The downgrading of the government’s quarantining measures to mitigate the spread of the deadly coronavirus pandemic—from modified enhanced community quarantine (MEQC) to general community quarantine in the National Capital Region and parts of Luzon, and from GCQ to modified general community quarantine (MGCQ) in other parts of the country—elicited mixed reactions from an anxious nation.
With losses to the Philippine economy projected to reach as high as P2.5 trillion due to the Covid-19 pandemic, according to a study by the Philippine Institute for Development Studies (PIDS) titled “Projected Disease Transmission, Health System Requirements, and Macroeconomic Impacts of the coronavirus disease [Covid-19] in the Philippines,” as published in the Philippine Star, the government, to avoid economic collapse, has to start its economic recovery efforts by allowing certain business and industry sectors to continue their operation after a two-month shutdown.
The most hit sectors include the manufacturing industry (losses of P82.1 billion to P855.2 billion), wholesale and retail trade (P93.2 billion to P724.8 billion), transport, storage, and communication (P11.7 billion to P124.3 billion), and other services (P41.5 billion to P356.9 billion).
However, I am amused, if not confused by the fact that the power generation sector is not even included in the equation of those considered to have been adversely affected by the Covid-19 pandemic, as seen in the various programs to mitigate the impact of the pandemic to the economy, consumers and the nation’s social well-being.
To emphasize the importance of power to any nation, in our last “Dito sa Bayan ni Juan” radio program with former Senate President Juan Ponce Enrile, the former Senator stressed that power is the heart of the economy. Manufacturing companies will not run without power, just as hospitals’ life-saving equipment like ventilators among others, cannot operate without power as well.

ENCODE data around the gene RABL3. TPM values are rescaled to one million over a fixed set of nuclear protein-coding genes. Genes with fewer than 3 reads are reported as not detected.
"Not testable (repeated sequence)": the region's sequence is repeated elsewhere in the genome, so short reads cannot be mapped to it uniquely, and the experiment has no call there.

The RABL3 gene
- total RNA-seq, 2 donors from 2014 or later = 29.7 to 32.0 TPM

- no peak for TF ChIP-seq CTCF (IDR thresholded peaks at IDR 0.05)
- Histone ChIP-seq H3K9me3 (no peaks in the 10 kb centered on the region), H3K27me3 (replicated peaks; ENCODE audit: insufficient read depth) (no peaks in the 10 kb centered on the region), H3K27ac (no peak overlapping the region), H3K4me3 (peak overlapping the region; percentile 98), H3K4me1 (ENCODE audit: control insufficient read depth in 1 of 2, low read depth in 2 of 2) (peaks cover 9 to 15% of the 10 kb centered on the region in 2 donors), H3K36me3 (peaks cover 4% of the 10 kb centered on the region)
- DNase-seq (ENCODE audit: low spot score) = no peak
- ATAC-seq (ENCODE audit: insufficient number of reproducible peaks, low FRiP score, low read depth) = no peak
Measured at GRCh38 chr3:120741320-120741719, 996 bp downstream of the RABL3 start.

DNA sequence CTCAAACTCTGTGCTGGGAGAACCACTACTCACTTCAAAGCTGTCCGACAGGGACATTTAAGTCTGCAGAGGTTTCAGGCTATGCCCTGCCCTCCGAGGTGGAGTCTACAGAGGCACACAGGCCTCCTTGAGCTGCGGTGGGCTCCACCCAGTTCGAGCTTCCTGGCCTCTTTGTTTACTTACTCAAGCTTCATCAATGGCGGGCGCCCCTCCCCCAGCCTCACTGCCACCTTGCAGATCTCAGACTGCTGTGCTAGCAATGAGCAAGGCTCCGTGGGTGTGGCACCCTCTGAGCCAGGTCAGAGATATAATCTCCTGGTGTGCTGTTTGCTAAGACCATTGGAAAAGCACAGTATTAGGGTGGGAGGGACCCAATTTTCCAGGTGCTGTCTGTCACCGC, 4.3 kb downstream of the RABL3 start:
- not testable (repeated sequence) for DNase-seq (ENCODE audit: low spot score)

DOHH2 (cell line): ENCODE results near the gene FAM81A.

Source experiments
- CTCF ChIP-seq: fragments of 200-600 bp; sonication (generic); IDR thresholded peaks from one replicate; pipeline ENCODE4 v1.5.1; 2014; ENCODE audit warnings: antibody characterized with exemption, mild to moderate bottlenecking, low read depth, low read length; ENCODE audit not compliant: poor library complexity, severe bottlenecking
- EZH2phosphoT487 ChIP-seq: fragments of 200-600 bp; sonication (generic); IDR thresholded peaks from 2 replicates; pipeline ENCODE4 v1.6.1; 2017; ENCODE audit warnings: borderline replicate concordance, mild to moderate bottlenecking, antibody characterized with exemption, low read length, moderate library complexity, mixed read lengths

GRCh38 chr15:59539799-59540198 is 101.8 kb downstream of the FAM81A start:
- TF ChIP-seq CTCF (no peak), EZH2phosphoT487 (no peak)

I have read and heard a lot about people’s concerns about their electricity bills, food supply and job security among others, and yet I haven’t read or heard anything from different sectors of society about the plight of the power sector, particularly the power generators, amid the Covid-19 pandemic.
Unlike other commodities that can be stored in a refrigerator for future use, electricity produced by power generators that’s not used becomes a wasted resource. Thus, power generators could already be hurting because of the decline in power demand due to the shutdown of factories and other big power users like shopping malls, tourism-related businesses and commercial buildings.
Perhaps, it’s about time for the nation to give its social conscience a little tweak and consider the fate of power generators as well. After all, we’ve been enjoying sufficient and reliable electricity even amid all the disasters and calamities that hit the country.
And, most importantly, power gives life and saves life. In other words, the country’s economic survival heavily depends on the economic health and viability of the power sector.
Dr. Jesus Lim Arranza is the chairman of the Federation of Philippine Industries and Fight Illicit Trade; a broad-based, multisectoral movement intended to protect consumers, safeguard government revenues and shield legitimate industries from the ill effects of smuggling.